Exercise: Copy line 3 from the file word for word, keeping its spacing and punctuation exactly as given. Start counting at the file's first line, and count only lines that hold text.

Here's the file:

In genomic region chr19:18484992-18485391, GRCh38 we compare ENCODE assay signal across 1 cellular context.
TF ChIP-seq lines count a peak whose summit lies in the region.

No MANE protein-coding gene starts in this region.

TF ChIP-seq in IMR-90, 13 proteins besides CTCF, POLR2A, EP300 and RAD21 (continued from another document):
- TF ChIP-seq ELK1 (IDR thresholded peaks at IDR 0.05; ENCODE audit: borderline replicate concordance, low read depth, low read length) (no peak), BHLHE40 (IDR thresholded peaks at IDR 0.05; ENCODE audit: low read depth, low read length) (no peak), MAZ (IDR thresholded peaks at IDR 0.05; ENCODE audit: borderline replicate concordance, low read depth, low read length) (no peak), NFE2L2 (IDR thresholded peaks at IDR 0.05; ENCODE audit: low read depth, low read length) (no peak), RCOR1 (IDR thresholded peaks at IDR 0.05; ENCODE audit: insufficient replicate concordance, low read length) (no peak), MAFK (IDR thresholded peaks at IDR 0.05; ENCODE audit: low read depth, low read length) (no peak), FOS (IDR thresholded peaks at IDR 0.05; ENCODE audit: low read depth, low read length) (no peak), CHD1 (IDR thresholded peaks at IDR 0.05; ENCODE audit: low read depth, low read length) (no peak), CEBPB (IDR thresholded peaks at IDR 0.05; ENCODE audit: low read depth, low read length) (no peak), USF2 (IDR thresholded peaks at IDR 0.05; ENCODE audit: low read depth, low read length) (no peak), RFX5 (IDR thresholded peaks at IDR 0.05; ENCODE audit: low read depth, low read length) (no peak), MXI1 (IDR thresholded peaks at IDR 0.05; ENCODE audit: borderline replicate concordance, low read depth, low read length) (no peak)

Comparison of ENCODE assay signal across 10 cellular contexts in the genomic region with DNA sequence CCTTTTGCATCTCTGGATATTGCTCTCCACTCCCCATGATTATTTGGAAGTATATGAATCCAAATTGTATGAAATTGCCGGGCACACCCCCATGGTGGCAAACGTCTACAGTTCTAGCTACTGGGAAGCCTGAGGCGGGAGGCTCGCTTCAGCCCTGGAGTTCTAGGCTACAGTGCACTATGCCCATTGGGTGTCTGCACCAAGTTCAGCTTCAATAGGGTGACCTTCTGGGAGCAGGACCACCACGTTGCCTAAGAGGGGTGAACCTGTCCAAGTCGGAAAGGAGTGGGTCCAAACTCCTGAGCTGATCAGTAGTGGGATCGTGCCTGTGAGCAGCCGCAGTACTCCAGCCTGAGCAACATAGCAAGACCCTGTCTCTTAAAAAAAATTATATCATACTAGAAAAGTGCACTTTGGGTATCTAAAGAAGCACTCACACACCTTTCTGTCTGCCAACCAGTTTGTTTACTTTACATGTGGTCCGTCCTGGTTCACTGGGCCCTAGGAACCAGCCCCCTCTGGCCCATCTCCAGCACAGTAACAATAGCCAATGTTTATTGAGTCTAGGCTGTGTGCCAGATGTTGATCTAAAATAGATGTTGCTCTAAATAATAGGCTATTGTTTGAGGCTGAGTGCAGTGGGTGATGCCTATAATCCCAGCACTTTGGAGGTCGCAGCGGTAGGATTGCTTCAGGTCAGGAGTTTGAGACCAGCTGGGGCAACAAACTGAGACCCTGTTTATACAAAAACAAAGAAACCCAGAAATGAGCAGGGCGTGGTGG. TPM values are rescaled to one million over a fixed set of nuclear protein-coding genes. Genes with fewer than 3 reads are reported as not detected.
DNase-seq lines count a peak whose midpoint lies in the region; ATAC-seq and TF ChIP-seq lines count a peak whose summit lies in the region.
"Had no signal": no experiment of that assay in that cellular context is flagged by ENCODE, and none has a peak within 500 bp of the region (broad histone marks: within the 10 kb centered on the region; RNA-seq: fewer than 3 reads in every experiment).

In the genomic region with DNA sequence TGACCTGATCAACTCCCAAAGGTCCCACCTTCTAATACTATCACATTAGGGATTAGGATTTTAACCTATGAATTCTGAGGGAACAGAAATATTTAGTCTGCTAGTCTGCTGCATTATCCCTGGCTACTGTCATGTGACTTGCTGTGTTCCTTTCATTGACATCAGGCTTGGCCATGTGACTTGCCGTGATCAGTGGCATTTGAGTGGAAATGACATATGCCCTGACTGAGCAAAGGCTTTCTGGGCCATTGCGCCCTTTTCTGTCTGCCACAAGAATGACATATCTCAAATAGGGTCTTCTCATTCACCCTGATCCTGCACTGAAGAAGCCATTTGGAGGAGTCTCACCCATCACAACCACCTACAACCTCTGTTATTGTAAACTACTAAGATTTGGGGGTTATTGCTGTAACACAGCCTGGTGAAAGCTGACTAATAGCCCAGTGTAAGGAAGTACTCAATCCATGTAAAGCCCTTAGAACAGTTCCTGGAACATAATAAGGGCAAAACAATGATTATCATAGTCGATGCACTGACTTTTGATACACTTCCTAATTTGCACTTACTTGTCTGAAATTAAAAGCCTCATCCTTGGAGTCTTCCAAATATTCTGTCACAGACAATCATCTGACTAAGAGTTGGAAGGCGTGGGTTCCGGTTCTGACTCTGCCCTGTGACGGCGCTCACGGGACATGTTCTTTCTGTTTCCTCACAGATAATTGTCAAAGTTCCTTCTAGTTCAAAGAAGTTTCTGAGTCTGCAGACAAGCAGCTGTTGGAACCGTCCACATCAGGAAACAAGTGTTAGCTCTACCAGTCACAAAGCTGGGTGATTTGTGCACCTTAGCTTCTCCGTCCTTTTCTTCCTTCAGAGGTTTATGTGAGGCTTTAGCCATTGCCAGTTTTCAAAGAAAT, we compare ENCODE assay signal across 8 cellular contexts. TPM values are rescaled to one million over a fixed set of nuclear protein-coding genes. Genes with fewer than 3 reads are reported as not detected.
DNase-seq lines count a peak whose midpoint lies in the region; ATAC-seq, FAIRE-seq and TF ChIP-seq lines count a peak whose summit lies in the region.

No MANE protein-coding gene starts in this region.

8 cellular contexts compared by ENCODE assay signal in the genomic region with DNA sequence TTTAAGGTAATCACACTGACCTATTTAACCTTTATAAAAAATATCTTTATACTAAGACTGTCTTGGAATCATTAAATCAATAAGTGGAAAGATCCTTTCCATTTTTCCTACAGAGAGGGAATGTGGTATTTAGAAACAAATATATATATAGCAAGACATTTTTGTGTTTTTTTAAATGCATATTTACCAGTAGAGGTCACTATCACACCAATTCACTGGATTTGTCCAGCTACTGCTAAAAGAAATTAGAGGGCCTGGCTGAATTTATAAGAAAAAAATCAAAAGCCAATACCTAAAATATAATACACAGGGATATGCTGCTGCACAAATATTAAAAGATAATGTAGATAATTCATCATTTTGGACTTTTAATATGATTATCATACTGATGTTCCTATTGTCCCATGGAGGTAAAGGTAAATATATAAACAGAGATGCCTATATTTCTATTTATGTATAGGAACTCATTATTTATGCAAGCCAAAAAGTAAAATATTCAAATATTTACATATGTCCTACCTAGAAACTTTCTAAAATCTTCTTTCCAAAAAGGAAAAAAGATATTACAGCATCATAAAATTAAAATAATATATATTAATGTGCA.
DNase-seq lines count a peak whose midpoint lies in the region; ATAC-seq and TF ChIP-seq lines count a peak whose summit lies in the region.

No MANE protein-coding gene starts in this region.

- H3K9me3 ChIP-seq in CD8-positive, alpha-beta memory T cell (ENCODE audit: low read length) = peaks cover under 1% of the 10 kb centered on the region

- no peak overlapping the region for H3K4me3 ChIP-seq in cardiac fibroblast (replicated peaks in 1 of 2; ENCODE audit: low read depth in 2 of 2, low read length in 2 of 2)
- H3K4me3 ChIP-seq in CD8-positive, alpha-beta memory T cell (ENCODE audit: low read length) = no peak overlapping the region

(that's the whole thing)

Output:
No MANE protein-coding gene starts in this region.